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From Somalia to South Africa, Clinton confronts competing demands

Clinton met with Somalia's president Thursday and traveled to Tshwane (Pretoria) Friday. She must work with a continent most united by a desire to appear independent from the US.

By Scott BaldaufStaff writer / August 7, 2009

US Secretary of State Hillary Rodham Clinton (r.) and Somali President Sheik Sharif Sheik Ahmed, during a press conference at the US Embassy in Nairobi, Kenya, on Thursday.

Khalil Senosi/AP


JOHANNESBURG – Just three days into her Africa tour, US Secretary of State Hillary Clinton is probably beginning to see what longtime travellers of Africa have known for years. The differences between Africa’s 47 countries (53 if you count the island nations) often are more profound than the similarities.

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In Kenya, Ms. Clinton met with a government riddled with corruption and infighting, and discussed trade ties with African nations and the Islamist threat in Somalia. Clinton also briefly met with Somali transitional President Sheikh Sharif Ahmed in Nairobi, telling the embattled leader that the US government would continue to provide financial and military support to the government’s fight against Islamist militias.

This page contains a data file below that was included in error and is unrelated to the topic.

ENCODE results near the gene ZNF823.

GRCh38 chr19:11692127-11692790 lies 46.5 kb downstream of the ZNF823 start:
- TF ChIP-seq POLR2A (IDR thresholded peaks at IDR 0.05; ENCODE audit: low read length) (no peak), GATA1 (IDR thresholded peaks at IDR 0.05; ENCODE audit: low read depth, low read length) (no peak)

In South Africa, starting today, she will see a mainly first-world economy where the main issues are getting tough with Zimbabwe’s President Robert Mugabe and meeting the needs of South Africa’s 6 million citizens living with HIV. In Angola and Nigeria, she will discuss how those county’s oil wealth can create wealthy functioning democracies, but in mineral-rich Democratic Republic of Congo, she will see how the fight for minerals has led to an almost-endless civil war that has killed perhaps 5 million in the past decade.

What exactly do these countries have in common, and what possibly could be the underpinnings of a new United States policy toward Africa?

The answer, for many African nations, is that they share a post-colonial suspicion of Western nations such as the US, and have very little interest in appearing to do America’s bidding, even if it is in their national interest.

Liberation leaders such as President Mugabe – no matter how despotic they became after liberation – have made a career out of defying the West, says Richard Cornwell, an independent political analyst in Tshwane (as Pretoria is now called). “There’s always been this attitude for political opponents of Mugabe to be labled as ‘lackeys of the West,’” says Mr. Cornwell, and that makes it difficult for African leaders such as President Jacob Zuma of South Africa and Botswana’s President Ian Khamma to criticize Mugabe publicly.

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